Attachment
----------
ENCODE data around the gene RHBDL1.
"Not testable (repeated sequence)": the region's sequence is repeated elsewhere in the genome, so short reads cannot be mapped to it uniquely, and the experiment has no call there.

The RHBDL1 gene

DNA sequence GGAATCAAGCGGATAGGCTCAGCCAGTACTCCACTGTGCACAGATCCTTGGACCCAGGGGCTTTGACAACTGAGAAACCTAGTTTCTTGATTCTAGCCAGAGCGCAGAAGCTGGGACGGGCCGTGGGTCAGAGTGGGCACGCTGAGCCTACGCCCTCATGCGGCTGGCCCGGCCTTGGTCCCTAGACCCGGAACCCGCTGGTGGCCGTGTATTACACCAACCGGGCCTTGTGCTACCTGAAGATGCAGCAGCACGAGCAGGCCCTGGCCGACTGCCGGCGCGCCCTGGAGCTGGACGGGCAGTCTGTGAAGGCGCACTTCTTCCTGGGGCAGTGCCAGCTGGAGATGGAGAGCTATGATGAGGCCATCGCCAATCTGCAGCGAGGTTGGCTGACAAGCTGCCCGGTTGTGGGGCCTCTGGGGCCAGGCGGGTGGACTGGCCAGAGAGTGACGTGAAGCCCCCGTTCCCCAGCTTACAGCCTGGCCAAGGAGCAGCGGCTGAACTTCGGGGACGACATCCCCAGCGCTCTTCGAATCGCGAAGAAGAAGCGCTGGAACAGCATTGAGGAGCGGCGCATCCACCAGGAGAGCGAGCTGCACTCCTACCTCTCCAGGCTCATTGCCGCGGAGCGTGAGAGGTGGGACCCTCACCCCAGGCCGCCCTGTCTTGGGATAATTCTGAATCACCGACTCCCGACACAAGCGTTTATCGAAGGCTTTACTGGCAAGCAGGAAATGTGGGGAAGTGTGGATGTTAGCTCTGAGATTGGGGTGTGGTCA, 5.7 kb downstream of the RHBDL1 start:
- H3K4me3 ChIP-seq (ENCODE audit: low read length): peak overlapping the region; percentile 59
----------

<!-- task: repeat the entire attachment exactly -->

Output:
ENCODE data around the gene RHBDL1.
"Not testable (repeated sequence)": the region's sequence is repeated elsewhere in the genome, so short reads cannot be mapped to it uniquely, and the experiment has no call there.

The RHBDL1 gene

DNA sequence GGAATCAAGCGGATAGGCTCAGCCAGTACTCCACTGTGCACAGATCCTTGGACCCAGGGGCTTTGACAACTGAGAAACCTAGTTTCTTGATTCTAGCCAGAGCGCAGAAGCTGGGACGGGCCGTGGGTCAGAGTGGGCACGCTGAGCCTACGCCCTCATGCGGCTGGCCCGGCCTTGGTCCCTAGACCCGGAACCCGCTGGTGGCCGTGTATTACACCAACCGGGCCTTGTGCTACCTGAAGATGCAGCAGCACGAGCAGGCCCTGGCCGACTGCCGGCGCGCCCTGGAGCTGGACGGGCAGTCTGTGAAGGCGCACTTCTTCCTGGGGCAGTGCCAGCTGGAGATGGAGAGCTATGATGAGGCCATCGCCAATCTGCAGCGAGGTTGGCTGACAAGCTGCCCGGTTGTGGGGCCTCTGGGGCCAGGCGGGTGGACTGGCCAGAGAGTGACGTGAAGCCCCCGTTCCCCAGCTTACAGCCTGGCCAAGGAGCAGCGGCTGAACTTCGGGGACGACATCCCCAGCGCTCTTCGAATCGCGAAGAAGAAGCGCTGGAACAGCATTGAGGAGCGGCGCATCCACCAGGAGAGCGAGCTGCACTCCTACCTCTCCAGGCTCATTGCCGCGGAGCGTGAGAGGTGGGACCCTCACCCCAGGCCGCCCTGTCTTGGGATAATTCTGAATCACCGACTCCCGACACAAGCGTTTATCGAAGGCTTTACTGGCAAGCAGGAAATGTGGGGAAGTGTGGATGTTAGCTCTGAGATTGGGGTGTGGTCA, 5.7 kb downstream of the RHBDL1 start:
- H3K4me3 ChIP-seq (ENCODE audit: low read length): peak overlapping the region; percentile 59